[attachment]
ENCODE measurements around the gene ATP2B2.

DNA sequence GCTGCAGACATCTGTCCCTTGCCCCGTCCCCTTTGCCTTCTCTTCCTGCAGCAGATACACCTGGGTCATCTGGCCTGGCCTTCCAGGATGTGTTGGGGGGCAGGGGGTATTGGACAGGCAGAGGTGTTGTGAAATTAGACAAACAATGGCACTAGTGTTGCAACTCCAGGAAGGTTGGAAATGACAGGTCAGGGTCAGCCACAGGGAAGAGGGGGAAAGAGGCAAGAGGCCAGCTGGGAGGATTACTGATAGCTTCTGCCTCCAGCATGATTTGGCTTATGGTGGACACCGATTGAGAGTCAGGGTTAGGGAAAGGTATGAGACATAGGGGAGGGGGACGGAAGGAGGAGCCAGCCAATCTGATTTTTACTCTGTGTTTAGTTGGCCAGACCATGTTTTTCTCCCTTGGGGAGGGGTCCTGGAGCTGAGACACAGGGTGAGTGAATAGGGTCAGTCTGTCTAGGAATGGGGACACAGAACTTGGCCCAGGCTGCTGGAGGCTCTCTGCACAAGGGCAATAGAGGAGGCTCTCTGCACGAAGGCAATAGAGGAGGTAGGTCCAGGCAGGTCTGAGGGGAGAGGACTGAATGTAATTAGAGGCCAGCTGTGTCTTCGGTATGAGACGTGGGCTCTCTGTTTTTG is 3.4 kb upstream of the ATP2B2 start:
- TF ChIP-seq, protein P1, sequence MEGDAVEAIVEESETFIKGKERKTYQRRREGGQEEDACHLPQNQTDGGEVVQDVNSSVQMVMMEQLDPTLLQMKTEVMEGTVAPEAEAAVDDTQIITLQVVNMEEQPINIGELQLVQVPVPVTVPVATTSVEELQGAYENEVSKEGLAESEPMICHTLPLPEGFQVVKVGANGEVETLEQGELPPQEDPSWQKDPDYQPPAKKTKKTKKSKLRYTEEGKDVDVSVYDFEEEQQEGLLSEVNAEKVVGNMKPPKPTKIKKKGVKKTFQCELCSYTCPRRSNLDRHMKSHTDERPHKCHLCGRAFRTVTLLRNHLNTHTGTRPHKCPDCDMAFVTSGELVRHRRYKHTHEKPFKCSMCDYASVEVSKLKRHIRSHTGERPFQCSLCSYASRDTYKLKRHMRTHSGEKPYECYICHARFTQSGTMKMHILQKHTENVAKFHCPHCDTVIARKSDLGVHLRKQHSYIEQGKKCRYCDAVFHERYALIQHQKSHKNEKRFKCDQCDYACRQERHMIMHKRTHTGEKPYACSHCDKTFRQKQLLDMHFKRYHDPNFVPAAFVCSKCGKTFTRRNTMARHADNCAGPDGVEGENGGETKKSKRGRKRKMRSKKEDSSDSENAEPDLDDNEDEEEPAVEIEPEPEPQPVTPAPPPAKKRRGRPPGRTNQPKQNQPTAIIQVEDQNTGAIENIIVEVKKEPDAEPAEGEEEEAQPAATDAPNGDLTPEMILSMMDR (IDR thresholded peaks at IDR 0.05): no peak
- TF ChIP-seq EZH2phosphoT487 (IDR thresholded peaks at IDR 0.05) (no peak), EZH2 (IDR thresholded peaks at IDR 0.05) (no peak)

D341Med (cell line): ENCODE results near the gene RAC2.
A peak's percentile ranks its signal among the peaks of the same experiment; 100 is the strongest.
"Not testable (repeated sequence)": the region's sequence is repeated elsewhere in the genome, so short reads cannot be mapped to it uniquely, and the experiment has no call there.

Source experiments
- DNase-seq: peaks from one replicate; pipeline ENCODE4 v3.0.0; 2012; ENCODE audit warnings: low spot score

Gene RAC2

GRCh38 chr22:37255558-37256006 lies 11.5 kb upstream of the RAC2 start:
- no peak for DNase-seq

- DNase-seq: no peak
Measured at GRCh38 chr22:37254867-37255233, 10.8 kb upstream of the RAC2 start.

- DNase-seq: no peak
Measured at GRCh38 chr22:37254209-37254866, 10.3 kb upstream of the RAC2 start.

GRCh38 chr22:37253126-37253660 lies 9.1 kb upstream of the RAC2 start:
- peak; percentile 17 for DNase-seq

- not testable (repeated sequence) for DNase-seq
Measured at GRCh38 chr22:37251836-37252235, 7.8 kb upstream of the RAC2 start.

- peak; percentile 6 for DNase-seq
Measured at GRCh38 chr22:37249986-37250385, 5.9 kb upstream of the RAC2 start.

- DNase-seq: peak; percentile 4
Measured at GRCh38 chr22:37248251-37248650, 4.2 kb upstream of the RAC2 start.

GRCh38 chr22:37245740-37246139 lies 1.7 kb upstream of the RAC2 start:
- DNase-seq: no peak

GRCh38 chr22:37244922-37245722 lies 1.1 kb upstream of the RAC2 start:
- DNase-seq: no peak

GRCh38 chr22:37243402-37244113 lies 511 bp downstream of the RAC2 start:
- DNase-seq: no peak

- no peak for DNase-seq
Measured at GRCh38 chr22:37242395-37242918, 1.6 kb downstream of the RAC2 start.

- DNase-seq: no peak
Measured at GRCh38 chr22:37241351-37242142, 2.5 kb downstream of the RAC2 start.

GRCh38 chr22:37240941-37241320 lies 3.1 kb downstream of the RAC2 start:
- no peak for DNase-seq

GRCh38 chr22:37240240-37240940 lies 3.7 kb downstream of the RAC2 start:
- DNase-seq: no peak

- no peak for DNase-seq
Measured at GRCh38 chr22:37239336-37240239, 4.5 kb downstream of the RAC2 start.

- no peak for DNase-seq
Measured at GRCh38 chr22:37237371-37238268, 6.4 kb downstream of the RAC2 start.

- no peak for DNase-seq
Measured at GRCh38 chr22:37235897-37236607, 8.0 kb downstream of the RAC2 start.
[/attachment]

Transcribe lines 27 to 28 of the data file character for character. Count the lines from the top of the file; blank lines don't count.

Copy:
GRCh38 chr22:37244922-37245722 lies 1.1 kb upstream of the RAC2 start:
- DNase-seq: no peak